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Vladimir Nabokov: “That in Aleppo Once…”

Deal Me In 2020 – Week 40

Yes, this is a most useful universe. We play, we die: ig-rhyme, umi-rhyme. And the sonorous souls of Russian verbs lend a meaning to the wild gesticulation of trees or to some discarded newspaper sliding and pausing, and shuffling again,…But just now I am not a poet. I come to you like that gushing lady in Chekhov who was dying to be described.

Sometime in my early twenties (a little while ago) someone explained to me the significance of the Nabokov reference in The Police song “Don’t Stand So Close To Me”. That was the first time I had ever heard of Vladimir Nabokov or his many-times banned novel Lolita. Again, I was in my early twenties so when I heard of a book anyone might tell me I shouldn’t read because of its content – well, I was sure to read it which I did with Lolita. Yes, its content is offensive and I respect anyone who decides not to read it on their own accord. At the same time, I’ve always remembered that there was something enjoyable about the way Nabokov put his words together. Something that made me read it in spite of the novel’s offense.

So now, all these years later, I’ve just finished reading Nabokov’s short story ‘”That in Aleppo Once…”‘ and it reminds me of his wonderful wordsmithing all over again. Only this time the content is more tame.

The narrator (Nabokov, himself, perhaps) is an author writing a letter to presumably another author, maybe also a friend. He tells his friend of his attempted escape from Europe during World War II with his new wife – who may or may not have existed. That’s the catch – is the narrator relating a story that is true, one that is made up, or some combination of both? I came to the conclusion that it didn’t matter because there was – you know – the words.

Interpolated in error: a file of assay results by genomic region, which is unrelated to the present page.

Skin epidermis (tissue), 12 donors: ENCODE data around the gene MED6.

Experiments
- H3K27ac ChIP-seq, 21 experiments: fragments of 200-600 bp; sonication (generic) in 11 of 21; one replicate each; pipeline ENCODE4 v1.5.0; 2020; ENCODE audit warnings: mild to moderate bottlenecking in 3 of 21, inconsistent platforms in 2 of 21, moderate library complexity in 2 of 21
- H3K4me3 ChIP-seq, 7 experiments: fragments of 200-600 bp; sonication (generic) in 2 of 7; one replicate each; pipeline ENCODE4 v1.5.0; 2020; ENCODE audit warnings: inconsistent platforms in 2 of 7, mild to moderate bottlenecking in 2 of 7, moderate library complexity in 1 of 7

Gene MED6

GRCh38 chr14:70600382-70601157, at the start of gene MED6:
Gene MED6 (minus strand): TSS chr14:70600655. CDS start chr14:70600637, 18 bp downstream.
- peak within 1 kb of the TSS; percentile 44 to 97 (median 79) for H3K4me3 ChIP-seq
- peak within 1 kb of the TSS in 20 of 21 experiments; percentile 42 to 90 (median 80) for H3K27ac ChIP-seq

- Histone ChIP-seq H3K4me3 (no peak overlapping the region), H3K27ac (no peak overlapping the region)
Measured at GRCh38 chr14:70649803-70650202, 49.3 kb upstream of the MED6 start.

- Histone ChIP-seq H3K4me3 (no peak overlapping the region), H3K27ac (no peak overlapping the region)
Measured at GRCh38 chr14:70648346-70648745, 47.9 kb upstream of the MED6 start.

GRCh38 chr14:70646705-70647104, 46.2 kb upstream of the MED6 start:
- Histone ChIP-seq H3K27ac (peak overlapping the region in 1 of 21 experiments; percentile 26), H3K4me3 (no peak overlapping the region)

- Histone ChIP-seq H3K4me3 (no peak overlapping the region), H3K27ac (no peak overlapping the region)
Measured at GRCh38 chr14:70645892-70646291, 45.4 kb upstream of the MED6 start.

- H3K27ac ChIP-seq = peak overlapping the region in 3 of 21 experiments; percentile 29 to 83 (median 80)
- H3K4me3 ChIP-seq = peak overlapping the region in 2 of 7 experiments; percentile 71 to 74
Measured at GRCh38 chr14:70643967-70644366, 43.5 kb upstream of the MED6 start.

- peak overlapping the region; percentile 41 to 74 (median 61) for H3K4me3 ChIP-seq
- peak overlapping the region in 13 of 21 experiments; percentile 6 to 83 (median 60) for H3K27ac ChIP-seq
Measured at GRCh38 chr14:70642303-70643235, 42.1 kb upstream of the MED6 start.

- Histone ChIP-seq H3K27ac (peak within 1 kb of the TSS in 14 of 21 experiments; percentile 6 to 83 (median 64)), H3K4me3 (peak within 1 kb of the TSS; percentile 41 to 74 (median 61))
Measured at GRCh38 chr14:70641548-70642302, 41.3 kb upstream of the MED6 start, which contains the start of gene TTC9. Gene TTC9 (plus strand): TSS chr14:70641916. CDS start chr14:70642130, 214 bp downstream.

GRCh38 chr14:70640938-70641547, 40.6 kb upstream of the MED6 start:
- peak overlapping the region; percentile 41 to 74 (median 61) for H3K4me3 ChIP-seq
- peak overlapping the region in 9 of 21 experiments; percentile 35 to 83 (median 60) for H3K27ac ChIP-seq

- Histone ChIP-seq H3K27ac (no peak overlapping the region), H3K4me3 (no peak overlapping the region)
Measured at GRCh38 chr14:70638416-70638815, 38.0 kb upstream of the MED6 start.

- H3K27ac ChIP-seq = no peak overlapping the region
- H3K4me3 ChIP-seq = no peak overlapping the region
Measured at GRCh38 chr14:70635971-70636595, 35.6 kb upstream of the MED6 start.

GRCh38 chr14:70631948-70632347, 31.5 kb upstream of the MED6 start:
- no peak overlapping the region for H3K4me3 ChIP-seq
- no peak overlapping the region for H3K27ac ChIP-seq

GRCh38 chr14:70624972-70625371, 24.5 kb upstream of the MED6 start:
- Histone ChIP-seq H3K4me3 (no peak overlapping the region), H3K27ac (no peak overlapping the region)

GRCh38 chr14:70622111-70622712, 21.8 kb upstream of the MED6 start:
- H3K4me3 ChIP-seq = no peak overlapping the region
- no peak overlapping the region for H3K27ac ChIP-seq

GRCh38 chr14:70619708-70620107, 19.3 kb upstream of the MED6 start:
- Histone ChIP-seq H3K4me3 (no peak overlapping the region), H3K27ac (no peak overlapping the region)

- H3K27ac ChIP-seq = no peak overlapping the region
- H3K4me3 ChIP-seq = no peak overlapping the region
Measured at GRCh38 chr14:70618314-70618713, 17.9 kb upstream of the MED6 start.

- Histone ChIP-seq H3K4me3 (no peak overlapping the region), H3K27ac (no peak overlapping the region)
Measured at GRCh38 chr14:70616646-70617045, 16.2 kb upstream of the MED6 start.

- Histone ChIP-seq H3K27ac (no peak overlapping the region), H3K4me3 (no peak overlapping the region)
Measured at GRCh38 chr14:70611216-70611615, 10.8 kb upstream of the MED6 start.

I highly recommend this story to anyone who wants to experience Nabokov without experiencing Lolita.

‘”That in Aleppo Once…”‘ is included in The Best American Short Stories of the Century edited by John Updike. I read it when I selected the Ace of Spades for Week 40 of my Deal Me In 2020 short story project. Check out my Deal Me In 2020 list here. Deal Me In is hosted by Jay at Bibliophilopolis.

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James Baker Hall: If You Can’t Win

Deal Me In 2020 – Week 38

…the letters tortured and jumbled up and painfully beautiful: I hope I win but if I don’t I hope my effort is courageous – when I see that I say amen.

The narrator of James Baker Hall’s short story “If You Can’t Win” is a doctor married to a gas station attendant. She is attempting to take care of her best friend’s mentally disabled adult daughter who has climbed on the roof because a horse died. The roof incident is the last draw.

The story is told in a very conversational manner and the fact that she is a doctor can take the reader by surprise. If the reader listens to the story, though, they can tell that the narrator has not only intelligence but perseverance, too. I would say that the effort in the quotation above is perhaps the theme of the story. This effort doesn’t come without pain. In spite of everything, she has more than muddled through.

This story is included in Home and Beyond: An Anthology of Kentucky Short Stories edited by Morris Allen Grubbs. I read it when I selected the Queen of Clubs for Week 38 of my Deal Me In 2020 short story project. Check out my Deal Me In 2020 list here. Deal Me In is hosted by Jay at Bibliophilopolis.